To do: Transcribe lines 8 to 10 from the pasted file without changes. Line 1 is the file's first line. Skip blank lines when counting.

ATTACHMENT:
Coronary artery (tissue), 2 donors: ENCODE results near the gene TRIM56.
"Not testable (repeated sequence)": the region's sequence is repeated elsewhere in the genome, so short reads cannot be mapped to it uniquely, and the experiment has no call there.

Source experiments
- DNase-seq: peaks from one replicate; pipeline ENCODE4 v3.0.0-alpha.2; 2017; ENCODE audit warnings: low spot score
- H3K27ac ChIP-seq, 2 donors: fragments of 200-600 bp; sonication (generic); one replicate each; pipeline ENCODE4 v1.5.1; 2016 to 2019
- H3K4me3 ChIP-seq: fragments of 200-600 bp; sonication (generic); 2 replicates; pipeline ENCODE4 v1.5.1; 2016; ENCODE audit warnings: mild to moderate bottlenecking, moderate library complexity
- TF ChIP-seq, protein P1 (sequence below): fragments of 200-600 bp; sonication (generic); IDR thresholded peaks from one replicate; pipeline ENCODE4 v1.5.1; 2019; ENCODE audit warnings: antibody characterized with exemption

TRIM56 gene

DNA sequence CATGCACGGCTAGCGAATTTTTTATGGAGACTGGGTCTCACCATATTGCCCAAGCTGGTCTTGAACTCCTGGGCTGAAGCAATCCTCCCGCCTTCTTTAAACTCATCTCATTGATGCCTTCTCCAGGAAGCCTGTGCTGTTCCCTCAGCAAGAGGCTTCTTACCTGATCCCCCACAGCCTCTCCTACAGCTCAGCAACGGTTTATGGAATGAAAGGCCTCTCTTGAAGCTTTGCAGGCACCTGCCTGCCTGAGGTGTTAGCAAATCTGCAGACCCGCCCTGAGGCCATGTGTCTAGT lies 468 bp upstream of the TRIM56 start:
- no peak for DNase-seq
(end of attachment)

TRIM56 gene

DNA sequence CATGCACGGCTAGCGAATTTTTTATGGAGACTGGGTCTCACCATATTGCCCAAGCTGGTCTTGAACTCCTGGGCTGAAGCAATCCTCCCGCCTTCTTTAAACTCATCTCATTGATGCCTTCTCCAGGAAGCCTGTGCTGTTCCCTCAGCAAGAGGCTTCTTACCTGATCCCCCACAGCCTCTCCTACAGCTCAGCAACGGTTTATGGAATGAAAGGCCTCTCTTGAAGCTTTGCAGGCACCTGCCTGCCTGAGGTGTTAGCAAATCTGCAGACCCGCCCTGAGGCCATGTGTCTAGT lies 468 bp upstream of the TRIM56 start:
- no peak for DNase-seq